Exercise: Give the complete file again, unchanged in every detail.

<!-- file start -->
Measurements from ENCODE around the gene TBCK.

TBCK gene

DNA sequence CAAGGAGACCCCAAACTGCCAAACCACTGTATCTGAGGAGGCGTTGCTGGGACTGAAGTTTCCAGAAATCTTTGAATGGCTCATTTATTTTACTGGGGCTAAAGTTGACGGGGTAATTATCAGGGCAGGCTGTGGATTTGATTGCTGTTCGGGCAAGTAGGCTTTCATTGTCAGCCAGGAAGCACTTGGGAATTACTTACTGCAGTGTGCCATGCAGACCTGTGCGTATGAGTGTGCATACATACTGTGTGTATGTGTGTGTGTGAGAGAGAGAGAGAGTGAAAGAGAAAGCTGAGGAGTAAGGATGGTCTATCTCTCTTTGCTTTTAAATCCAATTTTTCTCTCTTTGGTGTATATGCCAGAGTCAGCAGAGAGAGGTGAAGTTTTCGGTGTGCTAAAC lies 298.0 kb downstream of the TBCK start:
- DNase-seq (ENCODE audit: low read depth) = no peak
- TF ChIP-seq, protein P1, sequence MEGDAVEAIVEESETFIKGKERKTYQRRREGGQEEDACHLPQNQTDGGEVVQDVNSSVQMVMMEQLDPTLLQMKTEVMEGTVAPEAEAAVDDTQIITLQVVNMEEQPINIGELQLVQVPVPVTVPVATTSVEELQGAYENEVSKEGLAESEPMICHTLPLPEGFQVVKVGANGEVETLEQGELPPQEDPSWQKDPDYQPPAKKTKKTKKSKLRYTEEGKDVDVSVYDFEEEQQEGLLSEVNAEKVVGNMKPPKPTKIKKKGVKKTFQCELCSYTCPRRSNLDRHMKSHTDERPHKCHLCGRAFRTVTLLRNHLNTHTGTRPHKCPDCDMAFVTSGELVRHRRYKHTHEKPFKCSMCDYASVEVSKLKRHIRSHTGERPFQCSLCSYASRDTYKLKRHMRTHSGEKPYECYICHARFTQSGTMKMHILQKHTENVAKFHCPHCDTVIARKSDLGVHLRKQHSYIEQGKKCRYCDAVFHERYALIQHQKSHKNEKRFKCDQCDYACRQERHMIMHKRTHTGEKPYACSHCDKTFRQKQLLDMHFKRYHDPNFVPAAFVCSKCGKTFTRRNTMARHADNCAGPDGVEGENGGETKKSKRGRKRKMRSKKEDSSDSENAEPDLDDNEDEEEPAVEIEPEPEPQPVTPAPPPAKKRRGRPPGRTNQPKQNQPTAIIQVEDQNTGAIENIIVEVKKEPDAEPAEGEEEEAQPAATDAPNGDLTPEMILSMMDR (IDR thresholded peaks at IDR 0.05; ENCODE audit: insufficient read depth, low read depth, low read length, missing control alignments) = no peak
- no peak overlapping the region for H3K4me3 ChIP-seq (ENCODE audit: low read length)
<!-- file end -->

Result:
Measurements from ENCODE around the gene TBCK.

TBCK gene

DNA sequence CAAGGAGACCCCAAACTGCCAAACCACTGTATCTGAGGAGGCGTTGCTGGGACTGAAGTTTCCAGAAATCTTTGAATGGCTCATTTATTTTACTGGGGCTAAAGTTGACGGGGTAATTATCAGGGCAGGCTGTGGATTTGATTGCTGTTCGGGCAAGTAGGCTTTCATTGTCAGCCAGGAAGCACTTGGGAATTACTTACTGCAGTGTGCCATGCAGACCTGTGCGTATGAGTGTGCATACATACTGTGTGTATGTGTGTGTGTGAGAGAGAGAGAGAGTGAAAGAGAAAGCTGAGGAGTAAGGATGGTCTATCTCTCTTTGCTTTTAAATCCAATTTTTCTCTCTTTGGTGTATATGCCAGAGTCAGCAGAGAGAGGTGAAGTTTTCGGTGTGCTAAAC lies 298.0 kb downstream of the TBCK start:
- DNase-seq (ENCODE audit: low read depth) = no peak
- TF ChIP-seq, protein P1, sequence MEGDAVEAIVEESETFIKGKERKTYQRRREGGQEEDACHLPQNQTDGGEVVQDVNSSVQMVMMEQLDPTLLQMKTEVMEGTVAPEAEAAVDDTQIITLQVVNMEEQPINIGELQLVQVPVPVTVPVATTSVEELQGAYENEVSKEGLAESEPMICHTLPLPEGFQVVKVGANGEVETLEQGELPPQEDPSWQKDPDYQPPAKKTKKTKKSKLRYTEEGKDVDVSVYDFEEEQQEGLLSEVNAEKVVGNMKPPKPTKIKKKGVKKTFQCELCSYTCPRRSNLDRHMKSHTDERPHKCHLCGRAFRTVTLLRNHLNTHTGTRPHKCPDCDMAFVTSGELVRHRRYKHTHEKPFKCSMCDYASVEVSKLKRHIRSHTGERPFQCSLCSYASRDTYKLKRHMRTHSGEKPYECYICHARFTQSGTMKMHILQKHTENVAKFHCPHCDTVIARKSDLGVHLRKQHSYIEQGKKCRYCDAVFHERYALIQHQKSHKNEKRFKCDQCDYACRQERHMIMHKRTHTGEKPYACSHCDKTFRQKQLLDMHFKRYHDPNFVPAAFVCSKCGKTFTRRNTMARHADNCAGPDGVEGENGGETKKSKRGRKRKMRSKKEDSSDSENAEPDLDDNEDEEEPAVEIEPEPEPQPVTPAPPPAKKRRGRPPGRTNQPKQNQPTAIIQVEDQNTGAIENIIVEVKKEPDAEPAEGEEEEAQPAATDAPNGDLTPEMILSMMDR (IDR thresholded peaks at IDR 0.05; ENCODE audit: insufficient read depth, low read depth, low read length, missing control alignments) = no peak
- no peak overlapping the region for H3K4me3 ChIP-seq (ENCODE audit: low read length)